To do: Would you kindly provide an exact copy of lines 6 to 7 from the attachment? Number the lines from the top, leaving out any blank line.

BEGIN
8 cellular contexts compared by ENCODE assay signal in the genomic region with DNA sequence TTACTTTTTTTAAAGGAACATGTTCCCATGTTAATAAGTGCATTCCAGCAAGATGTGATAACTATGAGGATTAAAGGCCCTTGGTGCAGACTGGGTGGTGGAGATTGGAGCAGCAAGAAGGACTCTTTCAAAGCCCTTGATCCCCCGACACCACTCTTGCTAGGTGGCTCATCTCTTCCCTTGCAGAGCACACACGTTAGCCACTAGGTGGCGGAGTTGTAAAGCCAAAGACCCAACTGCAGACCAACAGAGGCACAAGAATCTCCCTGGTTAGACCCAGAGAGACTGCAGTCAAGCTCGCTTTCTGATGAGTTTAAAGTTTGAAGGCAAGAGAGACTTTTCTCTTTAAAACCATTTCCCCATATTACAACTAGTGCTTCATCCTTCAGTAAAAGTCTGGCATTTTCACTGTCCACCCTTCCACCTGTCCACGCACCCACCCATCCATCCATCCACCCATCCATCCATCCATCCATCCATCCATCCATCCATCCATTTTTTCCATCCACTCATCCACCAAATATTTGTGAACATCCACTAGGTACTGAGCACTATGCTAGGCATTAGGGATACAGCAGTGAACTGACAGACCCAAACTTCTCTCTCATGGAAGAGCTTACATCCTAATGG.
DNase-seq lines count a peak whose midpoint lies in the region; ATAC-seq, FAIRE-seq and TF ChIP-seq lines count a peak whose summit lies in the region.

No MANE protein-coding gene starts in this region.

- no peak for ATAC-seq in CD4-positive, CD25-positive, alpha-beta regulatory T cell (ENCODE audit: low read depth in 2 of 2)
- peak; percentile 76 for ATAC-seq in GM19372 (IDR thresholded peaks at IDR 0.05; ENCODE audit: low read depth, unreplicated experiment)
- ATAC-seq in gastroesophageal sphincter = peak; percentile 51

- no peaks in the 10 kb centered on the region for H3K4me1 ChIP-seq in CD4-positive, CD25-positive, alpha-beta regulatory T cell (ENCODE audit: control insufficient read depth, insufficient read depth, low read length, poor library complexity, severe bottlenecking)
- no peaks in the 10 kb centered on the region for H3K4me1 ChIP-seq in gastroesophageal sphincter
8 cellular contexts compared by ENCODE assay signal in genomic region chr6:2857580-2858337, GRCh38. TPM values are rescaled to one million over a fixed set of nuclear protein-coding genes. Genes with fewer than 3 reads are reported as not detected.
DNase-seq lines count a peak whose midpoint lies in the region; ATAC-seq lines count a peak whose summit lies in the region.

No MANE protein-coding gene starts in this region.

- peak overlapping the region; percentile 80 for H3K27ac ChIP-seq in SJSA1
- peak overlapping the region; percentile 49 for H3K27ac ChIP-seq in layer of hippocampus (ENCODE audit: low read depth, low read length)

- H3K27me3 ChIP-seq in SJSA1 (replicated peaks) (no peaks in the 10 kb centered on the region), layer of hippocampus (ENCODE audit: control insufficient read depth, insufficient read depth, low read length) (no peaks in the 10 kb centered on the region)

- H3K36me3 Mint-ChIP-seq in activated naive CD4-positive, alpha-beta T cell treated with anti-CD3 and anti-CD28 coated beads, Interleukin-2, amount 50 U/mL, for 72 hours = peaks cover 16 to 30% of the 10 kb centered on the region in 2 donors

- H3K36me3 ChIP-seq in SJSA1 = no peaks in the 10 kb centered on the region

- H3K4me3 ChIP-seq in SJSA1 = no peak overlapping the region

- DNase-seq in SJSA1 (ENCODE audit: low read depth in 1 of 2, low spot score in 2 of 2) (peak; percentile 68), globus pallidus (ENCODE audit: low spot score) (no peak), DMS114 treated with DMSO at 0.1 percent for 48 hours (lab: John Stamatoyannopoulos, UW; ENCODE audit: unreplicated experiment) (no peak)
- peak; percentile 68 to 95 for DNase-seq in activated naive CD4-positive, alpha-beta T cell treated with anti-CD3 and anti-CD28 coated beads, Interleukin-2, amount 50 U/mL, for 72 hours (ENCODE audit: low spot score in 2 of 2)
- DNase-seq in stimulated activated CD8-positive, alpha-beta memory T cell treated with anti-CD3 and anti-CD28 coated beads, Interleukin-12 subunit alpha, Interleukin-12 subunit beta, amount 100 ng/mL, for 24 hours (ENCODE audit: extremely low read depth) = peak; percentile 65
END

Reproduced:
- ATAC-seq in gastroesophageal sphincter = peak; percentile 51

- no peaks in the 10 kb centered on the region for H3K4me1 ChIP-seq in CD4-positive, CD25-positive, alpha-beta regulatory T cell (ENCODE audit: control insufficient read depth, insufficient read depth, low read length, poor library complexity, severe bottlenecking)